- The former Arizona state lawmaker nominated by the governor to fill a vacant seat on the Arizona Corporation Commission has conflict of interest which will keep him from voting in proceedings involving SolarCity, the nation's largest rooftop solar installer, the Arizona Republic reports.
- Former State Rep. Andy Tobin, tapped by Gov. Doug Ducey in December, has a son-in-law who works at the solar installer and will recuse himself from votes involving the company. Ducey is standing by his choice despite what could be a substantial number of recusals due to SolarCity's large presence in the state's solar market.
- The vacancy on the regulatory board was created when then-Chairwoman Susan Bitter Smith announced she would resign in December. The state Attorney General's Office had filed a petition with the Arizona Supreme Court seeking her removal from office, arguing that her work as head of the Southwest Cable Communications Association conflicted with the state's conflict-of-interest law.
Andy Tobin was sworn in this week to serve on the ACC, but before the ceremony he made an announcement: He will not be voting when a case involves SolarCity, where his son-in-law works in inventory control.
"I just won't be voting when the [commission] lawyer says, 'You have a conflict,'" Tobin said, according to the Arizona Republic. "There could be a lot of recusals."
The Arizona Republic noted that any recusals could leave the Commission in a deadlock vote of 2-2. In 2013, the first round of decisions involving fees on rooftop solar users from the Arizona Public Service came down to a 3-2 vote.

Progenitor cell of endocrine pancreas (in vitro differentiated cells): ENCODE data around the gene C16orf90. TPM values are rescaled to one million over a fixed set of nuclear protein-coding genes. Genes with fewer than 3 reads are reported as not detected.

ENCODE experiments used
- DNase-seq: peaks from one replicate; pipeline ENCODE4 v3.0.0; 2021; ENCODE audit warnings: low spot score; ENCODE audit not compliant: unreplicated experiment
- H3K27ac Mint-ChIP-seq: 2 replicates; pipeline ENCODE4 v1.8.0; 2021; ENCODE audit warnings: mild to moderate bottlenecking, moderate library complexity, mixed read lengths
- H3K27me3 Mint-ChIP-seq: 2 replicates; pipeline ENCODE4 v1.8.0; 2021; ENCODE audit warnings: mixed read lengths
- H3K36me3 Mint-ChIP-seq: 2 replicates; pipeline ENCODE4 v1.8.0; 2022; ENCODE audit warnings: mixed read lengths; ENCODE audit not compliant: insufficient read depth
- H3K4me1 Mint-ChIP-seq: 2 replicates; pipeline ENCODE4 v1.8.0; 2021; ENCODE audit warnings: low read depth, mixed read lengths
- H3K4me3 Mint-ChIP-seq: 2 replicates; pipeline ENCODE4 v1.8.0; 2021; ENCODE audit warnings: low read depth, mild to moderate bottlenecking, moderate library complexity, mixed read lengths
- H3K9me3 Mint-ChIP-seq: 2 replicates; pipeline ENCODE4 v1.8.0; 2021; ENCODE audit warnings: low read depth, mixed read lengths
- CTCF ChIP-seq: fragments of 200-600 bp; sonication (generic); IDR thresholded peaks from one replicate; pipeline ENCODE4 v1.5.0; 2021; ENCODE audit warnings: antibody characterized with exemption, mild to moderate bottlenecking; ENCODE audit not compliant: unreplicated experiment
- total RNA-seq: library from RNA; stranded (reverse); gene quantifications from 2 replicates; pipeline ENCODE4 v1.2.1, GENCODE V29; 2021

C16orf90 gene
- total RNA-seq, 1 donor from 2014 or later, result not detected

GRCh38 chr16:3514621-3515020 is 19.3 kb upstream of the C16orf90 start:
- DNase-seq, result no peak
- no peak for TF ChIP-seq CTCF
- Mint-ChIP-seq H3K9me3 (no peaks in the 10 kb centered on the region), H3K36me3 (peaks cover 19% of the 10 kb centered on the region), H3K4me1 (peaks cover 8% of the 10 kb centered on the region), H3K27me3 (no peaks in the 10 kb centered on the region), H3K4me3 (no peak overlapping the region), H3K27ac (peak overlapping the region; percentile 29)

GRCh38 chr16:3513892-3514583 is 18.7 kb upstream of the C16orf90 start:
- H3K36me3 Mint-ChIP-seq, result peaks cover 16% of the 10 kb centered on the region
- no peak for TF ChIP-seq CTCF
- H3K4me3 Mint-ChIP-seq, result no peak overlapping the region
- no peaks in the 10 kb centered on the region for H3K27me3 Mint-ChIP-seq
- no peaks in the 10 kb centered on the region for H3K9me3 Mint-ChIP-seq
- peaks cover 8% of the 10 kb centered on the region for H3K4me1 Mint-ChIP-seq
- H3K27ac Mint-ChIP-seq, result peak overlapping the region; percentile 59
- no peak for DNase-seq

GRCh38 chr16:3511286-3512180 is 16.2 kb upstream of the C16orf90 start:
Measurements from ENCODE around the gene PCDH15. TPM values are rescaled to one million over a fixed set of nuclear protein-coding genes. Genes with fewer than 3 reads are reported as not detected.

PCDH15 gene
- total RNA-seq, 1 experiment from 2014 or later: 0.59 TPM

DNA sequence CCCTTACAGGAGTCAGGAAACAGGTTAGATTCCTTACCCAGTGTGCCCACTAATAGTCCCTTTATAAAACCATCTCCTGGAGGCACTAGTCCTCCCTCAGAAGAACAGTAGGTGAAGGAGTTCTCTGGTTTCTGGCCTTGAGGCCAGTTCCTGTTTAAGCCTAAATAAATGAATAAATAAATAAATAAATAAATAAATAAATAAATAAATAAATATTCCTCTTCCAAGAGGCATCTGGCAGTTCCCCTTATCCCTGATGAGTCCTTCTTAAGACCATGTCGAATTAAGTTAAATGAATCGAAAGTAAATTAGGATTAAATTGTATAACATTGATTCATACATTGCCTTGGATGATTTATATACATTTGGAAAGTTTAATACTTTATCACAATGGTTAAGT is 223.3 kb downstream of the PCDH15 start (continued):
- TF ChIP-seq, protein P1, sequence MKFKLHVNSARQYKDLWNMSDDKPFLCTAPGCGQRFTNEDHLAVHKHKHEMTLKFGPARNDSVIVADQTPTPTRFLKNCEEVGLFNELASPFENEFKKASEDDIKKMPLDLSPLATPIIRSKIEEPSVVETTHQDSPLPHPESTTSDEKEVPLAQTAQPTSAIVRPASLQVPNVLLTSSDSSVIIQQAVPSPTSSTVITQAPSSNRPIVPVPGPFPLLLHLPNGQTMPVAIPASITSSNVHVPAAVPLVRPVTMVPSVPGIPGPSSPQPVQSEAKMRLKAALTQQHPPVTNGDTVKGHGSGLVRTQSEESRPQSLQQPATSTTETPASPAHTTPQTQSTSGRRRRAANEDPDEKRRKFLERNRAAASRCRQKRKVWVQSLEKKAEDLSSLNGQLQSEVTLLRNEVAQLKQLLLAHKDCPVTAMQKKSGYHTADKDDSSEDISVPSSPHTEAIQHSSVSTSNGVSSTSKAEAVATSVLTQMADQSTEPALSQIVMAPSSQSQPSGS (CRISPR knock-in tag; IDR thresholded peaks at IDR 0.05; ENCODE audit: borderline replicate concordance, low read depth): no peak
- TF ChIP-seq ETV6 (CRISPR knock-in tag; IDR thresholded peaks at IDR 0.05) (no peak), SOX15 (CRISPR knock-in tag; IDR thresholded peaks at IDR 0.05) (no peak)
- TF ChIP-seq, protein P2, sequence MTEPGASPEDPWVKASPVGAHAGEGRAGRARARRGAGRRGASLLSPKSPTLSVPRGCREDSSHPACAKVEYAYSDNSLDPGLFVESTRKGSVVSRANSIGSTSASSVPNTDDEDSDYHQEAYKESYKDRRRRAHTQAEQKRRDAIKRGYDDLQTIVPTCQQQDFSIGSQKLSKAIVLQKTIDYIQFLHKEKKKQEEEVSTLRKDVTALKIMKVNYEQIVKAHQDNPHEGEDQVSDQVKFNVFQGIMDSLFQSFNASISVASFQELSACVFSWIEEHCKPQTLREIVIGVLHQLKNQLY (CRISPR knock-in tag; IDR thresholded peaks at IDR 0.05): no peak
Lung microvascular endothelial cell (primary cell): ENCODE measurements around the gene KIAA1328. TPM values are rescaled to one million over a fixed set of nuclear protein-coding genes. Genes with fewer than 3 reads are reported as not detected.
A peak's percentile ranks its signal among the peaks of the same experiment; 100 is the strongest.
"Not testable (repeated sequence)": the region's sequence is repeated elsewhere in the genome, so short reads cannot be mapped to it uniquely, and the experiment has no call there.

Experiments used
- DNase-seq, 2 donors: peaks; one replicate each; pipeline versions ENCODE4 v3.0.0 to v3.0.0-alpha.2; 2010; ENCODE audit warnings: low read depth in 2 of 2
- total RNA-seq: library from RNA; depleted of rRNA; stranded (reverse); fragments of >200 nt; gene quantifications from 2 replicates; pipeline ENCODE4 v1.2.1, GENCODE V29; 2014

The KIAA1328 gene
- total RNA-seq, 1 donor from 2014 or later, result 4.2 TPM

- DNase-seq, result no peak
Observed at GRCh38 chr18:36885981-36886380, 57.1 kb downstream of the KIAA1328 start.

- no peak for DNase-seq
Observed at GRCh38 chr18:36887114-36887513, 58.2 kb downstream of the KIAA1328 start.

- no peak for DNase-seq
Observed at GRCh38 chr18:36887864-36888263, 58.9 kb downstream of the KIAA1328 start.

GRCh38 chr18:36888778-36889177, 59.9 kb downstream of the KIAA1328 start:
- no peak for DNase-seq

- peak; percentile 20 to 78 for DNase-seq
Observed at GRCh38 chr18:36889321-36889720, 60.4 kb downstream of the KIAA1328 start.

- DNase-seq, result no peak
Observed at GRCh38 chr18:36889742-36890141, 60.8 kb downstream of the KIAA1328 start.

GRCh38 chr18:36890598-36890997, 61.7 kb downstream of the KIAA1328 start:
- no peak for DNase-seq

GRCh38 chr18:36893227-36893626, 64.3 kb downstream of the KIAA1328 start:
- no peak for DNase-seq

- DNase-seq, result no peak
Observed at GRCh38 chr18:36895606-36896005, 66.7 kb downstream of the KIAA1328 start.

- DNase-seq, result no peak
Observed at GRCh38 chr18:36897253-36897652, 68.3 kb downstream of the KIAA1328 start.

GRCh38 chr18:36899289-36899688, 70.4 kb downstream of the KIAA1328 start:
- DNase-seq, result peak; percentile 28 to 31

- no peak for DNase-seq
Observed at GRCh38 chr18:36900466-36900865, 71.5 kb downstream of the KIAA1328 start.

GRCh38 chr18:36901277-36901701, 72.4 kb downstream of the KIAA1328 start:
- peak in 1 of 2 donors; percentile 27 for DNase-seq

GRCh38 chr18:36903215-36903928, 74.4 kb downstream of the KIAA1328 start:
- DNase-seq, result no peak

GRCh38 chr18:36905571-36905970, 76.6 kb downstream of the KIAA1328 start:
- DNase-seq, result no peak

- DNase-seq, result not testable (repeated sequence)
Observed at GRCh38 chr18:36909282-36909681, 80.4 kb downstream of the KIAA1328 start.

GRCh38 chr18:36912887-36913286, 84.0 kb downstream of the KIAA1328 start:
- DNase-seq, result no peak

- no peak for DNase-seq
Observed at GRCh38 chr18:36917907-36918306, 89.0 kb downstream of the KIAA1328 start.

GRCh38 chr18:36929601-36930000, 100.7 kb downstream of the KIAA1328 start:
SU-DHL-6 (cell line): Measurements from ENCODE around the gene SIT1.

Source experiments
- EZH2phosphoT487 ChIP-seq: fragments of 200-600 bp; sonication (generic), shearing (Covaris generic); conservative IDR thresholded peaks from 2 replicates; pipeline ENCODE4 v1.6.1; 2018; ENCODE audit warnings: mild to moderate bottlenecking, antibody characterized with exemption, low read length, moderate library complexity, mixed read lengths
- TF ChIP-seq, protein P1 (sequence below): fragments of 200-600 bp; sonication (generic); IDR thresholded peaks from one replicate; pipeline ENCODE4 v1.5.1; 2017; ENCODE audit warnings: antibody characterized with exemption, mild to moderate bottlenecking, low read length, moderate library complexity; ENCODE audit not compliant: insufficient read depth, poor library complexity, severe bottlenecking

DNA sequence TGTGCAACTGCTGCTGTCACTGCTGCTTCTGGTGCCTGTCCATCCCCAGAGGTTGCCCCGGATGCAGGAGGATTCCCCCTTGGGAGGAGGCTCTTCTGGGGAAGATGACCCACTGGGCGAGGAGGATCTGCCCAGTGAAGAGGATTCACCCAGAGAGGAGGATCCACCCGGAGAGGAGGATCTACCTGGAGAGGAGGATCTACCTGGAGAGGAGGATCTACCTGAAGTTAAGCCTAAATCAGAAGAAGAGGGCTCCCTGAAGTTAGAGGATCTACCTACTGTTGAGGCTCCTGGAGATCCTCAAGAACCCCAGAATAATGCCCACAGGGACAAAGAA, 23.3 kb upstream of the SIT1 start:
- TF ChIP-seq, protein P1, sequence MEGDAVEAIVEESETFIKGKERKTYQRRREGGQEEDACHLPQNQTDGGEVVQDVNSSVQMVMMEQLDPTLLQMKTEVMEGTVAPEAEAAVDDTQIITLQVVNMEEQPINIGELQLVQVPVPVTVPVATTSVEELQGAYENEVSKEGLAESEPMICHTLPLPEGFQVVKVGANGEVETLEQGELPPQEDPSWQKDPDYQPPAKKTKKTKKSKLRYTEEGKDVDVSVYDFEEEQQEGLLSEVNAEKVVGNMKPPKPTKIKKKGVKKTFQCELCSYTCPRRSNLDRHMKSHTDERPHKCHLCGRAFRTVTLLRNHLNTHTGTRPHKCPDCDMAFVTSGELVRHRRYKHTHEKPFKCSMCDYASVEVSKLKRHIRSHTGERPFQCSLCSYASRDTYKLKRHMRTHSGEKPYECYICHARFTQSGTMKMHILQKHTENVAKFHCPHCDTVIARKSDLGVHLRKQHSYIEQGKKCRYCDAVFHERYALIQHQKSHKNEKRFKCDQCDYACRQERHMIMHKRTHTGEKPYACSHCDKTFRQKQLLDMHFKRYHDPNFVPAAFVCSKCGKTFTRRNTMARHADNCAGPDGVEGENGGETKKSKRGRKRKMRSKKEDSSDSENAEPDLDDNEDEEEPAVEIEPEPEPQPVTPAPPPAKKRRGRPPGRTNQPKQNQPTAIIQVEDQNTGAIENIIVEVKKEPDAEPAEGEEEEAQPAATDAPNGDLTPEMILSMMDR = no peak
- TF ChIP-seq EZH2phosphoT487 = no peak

Gov. Ducey was not aware of the conflict when he tapped Tobin, the Republic reported, but has indicated through a spokesman he is standing behind his choice. Ducey has selected Tobin to fill a number of roles in the past, including serving as director of the Arizona Department of Weights and Measures, director of the Arizona Department of Insurance, and interim director of the Arizona Department of Financial Institutions.
SolarCity is involved in most of the ACC decisions surrounding electrical utilities, the Republic reports, since utilities are mandated to get a portion of their resource power mix from renewable energy. The largest rooftop solar developer in the country and the state, SolarCity was also involved in the high-profile tussle with APS's request to raise a grid access fee from $5 to $21 on distributed solar users this year.
The solar developer also recently disclosed it has contributed to a non-profit group that supports the Checks and Balances project, a watchdog group that has questioned the relationships between utilities and regulators in the state.
After the ACC approved a $5 monthly fee for solar users following lengthy debates in 2013, the Checks and Balances Project filed public record requests with the ACC, targeting the regulators. They highlighted Susan Bitter Smith's work with the cable group, and the group pushed for the release of Commissioner Bob Stump's text messages.
In the latest round of debates over rooftop solar, Bitter Smith pushed for a cost-benefit analysis of solar to be conducted within a rate case proceeding. Instead, the commissioners voted 4-1 to open a generic docket for a cost-benefit analysis after APS withdrew its request to raise its fee. Bitter Smith was the lone dissenting vote.
Tobin will serve until a replacement is elected this November.